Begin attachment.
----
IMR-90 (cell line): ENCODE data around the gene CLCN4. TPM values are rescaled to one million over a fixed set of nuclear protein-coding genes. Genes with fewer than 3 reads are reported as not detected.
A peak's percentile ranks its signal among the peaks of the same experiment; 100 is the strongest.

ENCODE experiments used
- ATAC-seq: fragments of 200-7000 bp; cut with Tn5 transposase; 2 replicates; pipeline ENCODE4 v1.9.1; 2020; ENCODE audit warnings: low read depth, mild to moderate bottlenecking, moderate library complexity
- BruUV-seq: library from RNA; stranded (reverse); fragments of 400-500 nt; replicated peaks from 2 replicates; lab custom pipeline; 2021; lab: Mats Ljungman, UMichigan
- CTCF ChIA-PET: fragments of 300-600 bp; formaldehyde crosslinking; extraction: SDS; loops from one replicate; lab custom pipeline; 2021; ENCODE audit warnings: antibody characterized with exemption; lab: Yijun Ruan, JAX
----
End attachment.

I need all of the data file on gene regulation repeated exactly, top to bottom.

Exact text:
IMR-90 (cell line): ENCODE data around the gene CLCN4. TPM values are rescaled to one million over a fixed set of nuclear protein-coding genes. Genes with fewer than 3 reads are reported as not detected.
A peak's percentile ranks its signal among the peaks of the same experiment; 100 is the strongest.

ENCODE experiments used
- ATAC-seq: fragments of 200-7000 bp; cut with Tn5 transposase; 2 replicates; pipeline ENCODE4 v1.9.1; 2020; ENCODE audit warnings: low read depth, mild to moderate bottlenecking, moderate library complexity
- BruUV-seq: library from RNA; stranded (reverse); fragments of 400-500 nt; replicated peaks from 2 replicates; lab custom pipeline; 2021; lab: Mats Ljungman, UMichigan
- CTCF ChIA-PET: fragments of 300-600 bp; formaldehyde crosslinking; extraction: SDS; loops from one replicate; lab custom pipeline; 2021; ENCODE audit warnings: antibody characterized with exemption; lab: Yijun Ruan, JAX